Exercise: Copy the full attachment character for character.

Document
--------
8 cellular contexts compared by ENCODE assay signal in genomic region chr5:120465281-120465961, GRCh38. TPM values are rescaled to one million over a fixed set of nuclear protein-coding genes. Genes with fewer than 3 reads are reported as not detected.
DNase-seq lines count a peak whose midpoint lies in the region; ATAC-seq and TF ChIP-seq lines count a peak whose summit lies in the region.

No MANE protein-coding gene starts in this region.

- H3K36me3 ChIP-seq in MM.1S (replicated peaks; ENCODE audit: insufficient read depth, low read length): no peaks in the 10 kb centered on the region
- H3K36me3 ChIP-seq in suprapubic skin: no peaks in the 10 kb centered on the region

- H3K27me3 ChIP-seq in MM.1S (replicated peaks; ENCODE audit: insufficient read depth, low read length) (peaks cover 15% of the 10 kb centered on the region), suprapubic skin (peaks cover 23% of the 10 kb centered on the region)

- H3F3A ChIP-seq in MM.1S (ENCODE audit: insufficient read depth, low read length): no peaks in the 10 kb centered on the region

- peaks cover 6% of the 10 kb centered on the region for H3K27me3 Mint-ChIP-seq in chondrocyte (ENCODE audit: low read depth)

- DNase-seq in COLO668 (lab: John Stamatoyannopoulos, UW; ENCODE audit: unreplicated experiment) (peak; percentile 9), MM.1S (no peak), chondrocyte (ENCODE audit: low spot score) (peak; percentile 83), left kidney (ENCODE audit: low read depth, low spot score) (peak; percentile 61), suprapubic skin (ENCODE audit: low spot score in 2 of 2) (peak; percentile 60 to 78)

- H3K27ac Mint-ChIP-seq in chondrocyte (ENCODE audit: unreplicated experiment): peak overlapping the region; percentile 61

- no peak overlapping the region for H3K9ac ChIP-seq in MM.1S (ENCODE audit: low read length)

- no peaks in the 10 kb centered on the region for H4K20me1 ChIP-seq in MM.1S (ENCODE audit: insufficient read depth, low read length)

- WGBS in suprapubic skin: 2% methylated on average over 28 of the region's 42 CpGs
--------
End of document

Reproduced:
8 cellular contexts compared by ENCODE assay signal in genomic region chr5:120465281-120465961, GRCh38. TPM values are rescaled to one million over a fixed set of nuclear protein-coding genes. Genes with fewer than 3 reads are reported as not detected.
DNase-seq lines count a peak whose midpoint lies in the region; ATAC-seq and TF ChIP-seq lines count a peak whose summit lies in the region.

No MANE protein-coding gene starts in this region.

- H3K36me3 ChIP-seq in MM.1S (replicated peaks; ENCODE audit: insufficient read depth, low read length): no peaks in the 10 kb centered on the region
- H3K36me3 ChIP-seq in suprapubic skin: no peaks in the 10 kb centered on the region

- H3K27me3 ChIP-seq in MM.1S (replicated peaks; ENCODE audit: insufficient read depth, low read length) (peaks cover 15% of the 10 kb centered on the region), suprapubic skin (peaks cover 23% of the 10 kb centered on the region)

- H3F3A ChIP-seq in MM.1S (ENCODE audit: insufficient read depth, low read length): no peaks in the 10 kb centered on the region

- peaks cover 6% of the 10 kb centered on the region for H3K27me3 Mint-ChIP-seq in chondrocyte (ENCODE audit: low read depth)

- DNase-seq in COLO668 (lab: John Stamatoyannopoulos, UW; ENCODE audit: unreplicated experiment) (peak; percentile 9), MM.1S (no peak), chondrocyte (ENCODE audit: low spot score) (peak; percentile 83), left kidney (ENCODE audit: low read depth, low spot score) (peak; percentile 61), suprapubic skin (ENCODE audit: low spot score in 2 of 2) (peak; percentile 60 to 78)

- H3K27ac Mint-ChIP-seq in chondrocyte (ENCODE audit: unreplicated experiment): peak overlapping the region; percentile 61

- no peak overlapping the region for H3K9ac ChIP-seq in MM.1S (ENCODE audit: low read length)

- no peaks in the 10 kb centered on the region for H4K20me1 ChIP-seq in MM.1S (ENCODE audit: insufficient read depth, low read length)

- WGBS in suprapubic skin: 2% methylated on average over 28 of the region's 42 CpGs